Friday, January 2, 2015

"Things Blur" by Laura Farrell - 2014 Brooklyn Non-Fiction Prize Finalist

2014 Brooklyn Non-Fiction Prize Finalist

Things Blur
Laura Farell

My mind had become one with New York, always moving with a frenetic energy. Things weren’t connecting like they used to- a myriad of dislocated thoughts, grandiose ideas and re-imagined memories sprouted in my brain like weeds and I couldn’t tend to this garden. I lost sight of the flowers.   I desperately hoped to remember stillness. But even stillness felt like a motion. I fantasized about silence but couldn’t hear it. Perhaps death is how we find stillness, silence. Maybe it’s sleep. Well, not for me.  I’d been waking up in fear, not knowing where I was or how I got there. This sensation reminds me of what I would imagine it feels like to be born or what it might feel like to be in a grave. It was like every place and it was like no place.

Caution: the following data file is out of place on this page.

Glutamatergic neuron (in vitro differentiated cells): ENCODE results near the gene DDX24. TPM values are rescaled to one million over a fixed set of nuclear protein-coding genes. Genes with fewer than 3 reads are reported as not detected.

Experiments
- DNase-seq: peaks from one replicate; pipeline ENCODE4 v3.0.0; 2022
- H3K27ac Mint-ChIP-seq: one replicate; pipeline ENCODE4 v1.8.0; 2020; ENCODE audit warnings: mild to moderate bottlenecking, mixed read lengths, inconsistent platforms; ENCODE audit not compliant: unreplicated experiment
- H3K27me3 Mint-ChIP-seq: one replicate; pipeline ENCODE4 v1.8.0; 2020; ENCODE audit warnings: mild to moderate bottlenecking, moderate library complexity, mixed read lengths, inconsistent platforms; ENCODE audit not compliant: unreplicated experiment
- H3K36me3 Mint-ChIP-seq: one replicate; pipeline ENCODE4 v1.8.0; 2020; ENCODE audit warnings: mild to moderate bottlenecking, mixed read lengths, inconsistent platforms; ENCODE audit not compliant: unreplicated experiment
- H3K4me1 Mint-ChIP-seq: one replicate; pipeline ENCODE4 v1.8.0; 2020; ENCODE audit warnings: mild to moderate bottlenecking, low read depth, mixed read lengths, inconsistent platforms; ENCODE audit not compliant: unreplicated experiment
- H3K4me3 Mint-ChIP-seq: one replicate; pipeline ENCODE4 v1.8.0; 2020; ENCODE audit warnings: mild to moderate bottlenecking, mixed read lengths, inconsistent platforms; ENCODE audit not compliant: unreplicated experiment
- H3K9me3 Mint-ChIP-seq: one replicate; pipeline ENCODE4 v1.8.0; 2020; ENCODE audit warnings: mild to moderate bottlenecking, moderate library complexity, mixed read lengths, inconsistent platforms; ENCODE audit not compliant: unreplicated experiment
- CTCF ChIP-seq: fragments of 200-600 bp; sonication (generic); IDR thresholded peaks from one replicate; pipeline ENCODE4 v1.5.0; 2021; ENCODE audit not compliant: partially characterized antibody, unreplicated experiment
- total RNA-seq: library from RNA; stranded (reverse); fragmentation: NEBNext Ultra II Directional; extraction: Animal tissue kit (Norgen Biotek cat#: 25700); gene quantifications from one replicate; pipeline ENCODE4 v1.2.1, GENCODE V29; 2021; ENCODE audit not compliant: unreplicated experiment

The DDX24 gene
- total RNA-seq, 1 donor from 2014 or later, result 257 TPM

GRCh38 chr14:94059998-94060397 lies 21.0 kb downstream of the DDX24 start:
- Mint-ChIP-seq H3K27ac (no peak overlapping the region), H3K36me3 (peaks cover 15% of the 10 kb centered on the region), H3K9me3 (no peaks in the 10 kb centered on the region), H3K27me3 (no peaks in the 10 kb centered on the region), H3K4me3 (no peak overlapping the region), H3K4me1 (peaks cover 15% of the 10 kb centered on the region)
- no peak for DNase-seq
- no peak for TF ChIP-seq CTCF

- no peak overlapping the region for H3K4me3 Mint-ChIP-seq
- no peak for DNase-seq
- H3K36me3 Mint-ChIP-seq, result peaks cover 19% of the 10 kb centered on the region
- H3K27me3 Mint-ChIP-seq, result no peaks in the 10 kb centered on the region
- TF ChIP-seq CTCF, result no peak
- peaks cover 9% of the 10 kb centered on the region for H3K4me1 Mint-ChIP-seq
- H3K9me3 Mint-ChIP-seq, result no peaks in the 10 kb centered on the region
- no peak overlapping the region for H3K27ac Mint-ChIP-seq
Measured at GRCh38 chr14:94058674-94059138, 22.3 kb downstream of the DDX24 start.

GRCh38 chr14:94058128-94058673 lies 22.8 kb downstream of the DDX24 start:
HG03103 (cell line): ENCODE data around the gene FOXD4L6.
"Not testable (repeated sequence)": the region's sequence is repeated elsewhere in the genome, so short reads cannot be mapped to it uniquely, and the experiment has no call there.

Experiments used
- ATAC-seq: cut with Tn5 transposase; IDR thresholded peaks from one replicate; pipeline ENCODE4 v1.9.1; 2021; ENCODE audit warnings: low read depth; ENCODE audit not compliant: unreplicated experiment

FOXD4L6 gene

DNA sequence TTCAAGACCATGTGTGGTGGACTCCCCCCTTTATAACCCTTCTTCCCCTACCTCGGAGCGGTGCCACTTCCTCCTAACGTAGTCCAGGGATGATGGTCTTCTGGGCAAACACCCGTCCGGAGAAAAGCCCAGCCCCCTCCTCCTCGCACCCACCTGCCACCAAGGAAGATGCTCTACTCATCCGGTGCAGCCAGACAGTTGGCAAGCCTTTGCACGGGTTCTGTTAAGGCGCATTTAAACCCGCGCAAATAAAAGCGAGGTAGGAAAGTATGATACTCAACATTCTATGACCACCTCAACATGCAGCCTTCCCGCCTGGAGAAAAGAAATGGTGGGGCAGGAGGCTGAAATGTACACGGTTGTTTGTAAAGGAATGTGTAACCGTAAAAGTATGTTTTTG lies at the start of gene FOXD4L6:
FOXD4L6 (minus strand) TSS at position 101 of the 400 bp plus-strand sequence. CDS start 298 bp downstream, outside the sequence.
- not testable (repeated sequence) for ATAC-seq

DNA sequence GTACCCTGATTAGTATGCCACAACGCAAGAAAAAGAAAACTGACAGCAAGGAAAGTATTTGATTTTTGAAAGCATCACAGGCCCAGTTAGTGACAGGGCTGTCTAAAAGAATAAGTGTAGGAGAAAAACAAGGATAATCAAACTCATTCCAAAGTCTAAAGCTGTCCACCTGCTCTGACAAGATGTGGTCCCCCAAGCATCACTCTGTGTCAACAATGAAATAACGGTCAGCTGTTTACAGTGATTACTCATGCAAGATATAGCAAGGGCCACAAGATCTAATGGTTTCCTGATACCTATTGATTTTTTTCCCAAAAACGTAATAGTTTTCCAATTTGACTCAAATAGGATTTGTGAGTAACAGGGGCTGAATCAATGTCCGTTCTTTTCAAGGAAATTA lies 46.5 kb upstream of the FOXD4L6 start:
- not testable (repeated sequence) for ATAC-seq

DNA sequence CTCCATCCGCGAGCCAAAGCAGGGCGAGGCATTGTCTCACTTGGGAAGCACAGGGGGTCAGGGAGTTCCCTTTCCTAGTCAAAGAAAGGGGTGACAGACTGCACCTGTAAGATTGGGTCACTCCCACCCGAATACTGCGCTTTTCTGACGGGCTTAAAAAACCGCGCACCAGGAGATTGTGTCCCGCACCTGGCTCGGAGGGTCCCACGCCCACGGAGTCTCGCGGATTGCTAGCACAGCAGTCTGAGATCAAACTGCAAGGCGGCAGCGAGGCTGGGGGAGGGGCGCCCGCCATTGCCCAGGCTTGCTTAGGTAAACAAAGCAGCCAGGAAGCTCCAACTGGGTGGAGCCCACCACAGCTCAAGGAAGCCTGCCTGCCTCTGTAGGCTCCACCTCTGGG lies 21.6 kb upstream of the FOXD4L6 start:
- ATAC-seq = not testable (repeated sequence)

It is Saturday Night and I am certain that I am going to die soon. Death is a thickness in the air; never had I experienced a feeling so ghostly. My brain moves with the city; Manhattan is a dictator, after all. So I enter the underground to travel back to Brooklyn, seeking quiet. My body moving away from this other borough, with the false hope it might change the speed of my thoughts, reduce the fear that lies heavy in my chest. What I am really trying to run from are certain memories, which attack my mind. It’s a violence I can no longer take. There had been enough violence. So I thrust the trauma into a deeper crevice of my mind, but I fear it may be creeping into my muscles, making me jittery. It’s creeping into my eyes creating a hyper awareness and constant need to look over my shoulder. On the subway everyone is looking at me. They can tell something isn’t quite right. When traveling between 1st Avenue and Bedford Avenue I lose my balance and tumble down on the crowded subway car. A man helps me up and asks if I am okay but I am not certain how to answer.